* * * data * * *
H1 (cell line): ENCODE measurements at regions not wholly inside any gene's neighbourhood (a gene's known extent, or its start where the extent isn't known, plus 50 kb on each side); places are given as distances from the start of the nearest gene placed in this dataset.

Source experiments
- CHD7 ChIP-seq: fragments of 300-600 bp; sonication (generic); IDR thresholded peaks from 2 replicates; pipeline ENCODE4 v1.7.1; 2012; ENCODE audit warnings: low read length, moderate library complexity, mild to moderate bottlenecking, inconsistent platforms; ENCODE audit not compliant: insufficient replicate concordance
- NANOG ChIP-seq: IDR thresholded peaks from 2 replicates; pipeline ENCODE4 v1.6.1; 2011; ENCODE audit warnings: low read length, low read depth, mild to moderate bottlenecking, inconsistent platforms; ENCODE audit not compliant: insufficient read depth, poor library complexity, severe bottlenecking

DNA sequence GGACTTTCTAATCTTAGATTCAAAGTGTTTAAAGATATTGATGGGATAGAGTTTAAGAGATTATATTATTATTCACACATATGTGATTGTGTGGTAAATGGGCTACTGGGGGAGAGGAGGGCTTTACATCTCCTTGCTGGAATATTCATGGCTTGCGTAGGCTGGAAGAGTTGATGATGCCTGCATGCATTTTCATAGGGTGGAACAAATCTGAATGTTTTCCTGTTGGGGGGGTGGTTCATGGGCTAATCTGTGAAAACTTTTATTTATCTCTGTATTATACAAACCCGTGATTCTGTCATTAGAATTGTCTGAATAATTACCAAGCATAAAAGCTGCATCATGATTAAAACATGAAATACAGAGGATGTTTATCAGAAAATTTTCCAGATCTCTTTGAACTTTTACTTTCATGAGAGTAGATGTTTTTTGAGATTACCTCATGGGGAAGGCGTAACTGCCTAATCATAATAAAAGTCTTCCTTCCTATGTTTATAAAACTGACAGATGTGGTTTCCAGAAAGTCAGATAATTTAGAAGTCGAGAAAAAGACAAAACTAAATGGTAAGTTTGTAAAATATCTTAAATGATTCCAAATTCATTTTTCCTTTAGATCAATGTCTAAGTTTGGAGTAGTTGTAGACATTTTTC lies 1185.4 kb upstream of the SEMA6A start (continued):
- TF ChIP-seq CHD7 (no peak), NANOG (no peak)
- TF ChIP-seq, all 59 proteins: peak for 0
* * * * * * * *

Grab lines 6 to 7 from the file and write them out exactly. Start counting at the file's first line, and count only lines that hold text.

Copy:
- TF ChIP-seq CHD7 (no peak), NANOG (no peak)
- TF ChIP-seq, all 59 proteins: peak for 0